This part of GOV.UK is being rebuilt – find out what beta means

HMRC internal manual

VAT Registration

The effects of death, insolvency and incapacity on registration: incapacity of partners

Incapacity and the Partnership Act

A partnership is not automatically dissolved in the event that one of the partners should become incapacitated. However, under the Partnership Act, section 35(a), a partner may apply to the Courts for dissolution of the partnership if he can show that one of the partners is of permanently unsound mind. Such Court Orders will normally only be given when it can be shown that the partner is incapable of performing his part of the partnership contract.

Where a partner has applied for, and been granted, a Court Order dissolving the partnership, you should allow any partnership which is formed to carry on the business subsequent to the Court Order to continue to trade under its existing registration number (in accordance with the VAT Act 1994, section 45(1)). You should make amendments to the name, where necessary, using a VAT 12 and amend the VAT 2.

Regulation 9 and temporary incapacity

In the unlikely event that it is thought that the incapacity of a partner is only going to be temporary - and there are two or more partners continuing to trade - you should allow the partnership to continue to account for tax under its existing number (under the VAT Act 1994, section 45(1)), making no amendments to the registration details.

In this situation, the progress of the incapacitated partner should be monitored regularly. If the absent partner does return to the partnership no changes need be made to the registration. If, on the other hand, it turns out that the incapacity is permanent, you will need to strike the former partner’s name from the VAT 2.

Sole remaining partner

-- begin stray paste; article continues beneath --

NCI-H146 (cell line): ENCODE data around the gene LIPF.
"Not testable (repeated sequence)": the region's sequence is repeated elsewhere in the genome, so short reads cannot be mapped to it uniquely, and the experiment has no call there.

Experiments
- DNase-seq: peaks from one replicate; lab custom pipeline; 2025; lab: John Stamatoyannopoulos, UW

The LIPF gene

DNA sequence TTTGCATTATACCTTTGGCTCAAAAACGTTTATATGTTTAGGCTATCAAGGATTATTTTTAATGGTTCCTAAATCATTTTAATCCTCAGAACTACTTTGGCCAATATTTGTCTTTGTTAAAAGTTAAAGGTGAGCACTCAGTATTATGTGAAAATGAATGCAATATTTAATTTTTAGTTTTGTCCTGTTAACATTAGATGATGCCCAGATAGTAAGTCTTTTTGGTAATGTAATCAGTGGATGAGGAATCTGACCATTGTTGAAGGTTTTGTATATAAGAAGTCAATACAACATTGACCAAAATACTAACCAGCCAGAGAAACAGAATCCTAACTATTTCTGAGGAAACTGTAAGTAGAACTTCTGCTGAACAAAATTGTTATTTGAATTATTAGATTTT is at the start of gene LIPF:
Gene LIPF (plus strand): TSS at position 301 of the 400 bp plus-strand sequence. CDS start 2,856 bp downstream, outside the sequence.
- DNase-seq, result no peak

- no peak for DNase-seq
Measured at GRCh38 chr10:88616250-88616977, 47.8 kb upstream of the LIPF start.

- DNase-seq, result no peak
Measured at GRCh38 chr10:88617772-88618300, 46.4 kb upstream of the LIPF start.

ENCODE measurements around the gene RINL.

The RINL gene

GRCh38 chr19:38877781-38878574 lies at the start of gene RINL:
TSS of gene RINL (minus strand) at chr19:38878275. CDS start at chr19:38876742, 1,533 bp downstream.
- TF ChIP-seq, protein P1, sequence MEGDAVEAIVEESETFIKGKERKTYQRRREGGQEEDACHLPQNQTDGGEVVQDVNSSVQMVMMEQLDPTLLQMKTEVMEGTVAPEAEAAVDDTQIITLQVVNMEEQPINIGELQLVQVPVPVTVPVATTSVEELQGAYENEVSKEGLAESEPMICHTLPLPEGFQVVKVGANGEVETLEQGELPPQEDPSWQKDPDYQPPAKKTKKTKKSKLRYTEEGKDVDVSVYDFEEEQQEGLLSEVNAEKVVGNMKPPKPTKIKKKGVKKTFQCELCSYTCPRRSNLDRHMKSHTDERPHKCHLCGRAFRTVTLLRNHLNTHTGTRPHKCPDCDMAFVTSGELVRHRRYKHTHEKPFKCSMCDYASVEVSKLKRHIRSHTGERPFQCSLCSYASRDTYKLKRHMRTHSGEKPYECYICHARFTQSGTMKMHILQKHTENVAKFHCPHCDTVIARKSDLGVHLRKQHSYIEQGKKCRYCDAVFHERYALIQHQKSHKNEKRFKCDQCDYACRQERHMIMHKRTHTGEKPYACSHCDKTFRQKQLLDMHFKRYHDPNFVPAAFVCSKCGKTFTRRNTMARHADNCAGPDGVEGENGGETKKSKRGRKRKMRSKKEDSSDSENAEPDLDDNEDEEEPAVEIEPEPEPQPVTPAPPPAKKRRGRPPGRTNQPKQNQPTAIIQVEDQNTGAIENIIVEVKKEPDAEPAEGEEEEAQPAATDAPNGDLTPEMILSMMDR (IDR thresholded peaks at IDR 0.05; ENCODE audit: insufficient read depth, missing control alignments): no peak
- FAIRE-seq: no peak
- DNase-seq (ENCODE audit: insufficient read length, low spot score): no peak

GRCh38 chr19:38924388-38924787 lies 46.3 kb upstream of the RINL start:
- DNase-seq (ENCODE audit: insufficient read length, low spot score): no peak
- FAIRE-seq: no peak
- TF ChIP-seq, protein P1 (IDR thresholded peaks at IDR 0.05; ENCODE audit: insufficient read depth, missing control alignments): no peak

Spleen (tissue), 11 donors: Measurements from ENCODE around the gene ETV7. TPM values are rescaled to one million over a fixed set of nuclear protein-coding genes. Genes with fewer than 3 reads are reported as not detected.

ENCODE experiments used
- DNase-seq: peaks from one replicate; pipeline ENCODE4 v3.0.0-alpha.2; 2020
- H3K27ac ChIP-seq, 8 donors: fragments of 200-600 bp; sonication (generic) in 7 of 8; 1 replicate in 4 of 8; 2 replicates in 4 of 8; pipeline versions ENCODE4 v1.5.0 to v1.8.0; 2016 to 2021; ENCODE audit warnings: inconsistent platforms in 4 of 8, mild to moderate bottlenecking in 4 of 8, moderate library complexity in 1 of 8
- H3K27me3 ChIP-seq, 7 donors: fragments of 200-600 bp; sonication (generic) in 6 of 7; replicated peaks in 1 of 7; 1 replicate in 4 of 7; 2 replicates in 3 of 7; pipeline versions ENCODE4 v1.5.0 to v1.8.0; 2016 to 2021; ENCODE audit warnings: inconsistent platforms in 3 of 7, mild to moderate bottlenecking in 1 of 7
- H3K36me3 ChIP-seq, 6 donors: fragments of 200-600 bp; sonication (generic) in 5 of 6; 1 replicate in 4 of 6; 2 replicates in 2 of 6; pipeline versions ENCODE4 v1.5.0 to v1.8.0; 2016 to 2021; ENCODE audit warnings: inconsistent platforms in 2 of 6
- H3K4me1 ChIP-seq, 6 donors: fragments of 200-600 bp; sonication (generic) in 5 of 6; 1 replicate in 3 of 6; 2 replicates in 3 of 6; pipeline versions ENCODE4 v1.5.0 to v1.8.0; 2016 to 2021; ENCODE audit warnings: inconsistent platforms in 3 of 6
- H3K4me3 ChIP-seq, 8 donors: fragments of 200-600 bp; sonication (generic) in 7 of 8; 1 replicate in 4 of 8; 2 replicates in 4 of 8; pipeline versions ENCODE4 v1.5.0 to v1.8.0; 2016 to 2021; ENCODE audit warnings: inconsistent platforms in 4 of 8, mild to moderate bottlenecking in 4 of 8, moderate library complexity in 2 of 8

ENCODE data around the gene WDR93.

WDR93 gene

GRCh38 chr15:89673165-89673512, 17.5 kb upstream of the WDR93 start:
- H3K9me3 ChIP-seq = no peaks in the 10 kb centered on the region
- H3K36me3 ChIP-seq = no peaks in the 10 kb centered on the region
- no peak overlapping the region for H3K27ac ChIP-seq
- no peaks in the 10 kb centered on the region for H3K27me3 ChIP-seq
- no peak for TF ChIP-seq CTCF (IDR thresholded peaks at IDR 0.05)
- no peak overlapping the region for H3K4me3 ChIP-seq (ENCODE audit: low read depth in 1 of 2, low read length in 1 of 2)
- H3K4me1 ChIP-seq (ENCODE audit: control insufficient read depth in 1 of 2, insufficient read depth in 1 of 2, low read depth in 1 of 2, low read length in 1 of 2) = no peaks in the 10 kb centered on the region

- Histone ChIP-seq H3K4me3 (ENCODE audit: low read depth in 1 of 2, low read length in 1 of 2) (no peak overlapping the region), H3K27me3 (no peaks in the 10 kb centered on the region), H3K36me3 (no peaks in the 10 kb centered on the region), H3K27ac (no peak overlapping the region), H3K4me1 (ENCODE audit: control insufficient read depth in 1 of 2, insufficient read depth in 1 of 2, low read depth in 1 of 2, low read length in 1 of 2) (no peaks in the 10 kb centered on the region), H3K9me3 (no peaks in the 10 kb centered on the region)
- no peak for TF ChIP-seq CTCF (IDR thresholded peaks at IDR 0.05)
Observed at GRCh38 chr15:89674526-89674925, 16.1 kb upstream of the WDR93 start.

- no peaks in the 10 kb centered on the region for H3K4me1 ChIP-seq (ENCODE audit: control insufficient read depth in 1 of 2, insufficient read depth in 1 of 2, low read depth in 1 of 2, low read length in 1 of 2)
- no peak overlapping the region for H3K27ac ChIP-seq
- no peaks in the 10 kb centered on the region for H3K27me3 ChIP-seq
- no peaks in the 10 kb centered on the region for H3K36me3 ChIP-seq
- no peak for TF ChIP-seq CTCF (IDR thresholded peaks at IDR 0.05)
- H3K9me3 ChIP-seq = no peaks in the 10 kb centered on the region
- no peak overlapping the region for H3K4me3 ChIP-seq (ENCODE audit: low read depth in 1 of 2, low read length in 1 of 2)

The incapacity of a partner will only have an effect on the partnership if, as a result of that incapacity, the partner is forced to resign. Where the incapacitated partner resigns from a partnership and leaves only one remaining partner, you should either:

  • deregister the partnership and register the remaining partner as a sole proprietor, or
  • if the remaining partner wishes to retain his existing VAT number, call for a completed VAT 68 from the remaining partner (as both transferor and transferee).

If, after the incapacitated partner has resigned, there are still two or more partners remaining, what action you take depends on what form of name the partnership is registered under. If the partnership is registered in the firm name you need do nothing except strike the name of the incapacitated partner from the VAT 2. If the partnership is registered in the individual names of the partners, you will need to remove the name of the incapacitated partner from the trader’s name on the register.

If a partnership is dissolved in this manner and the business activities are carried on by a sole proprietor, you should deregister the partnership and reregister the sole trader or reallocate the VAT number (if that’s what the trader wants) allowing the sole trader to sign as both partner (transferor) and sole trader (transferee).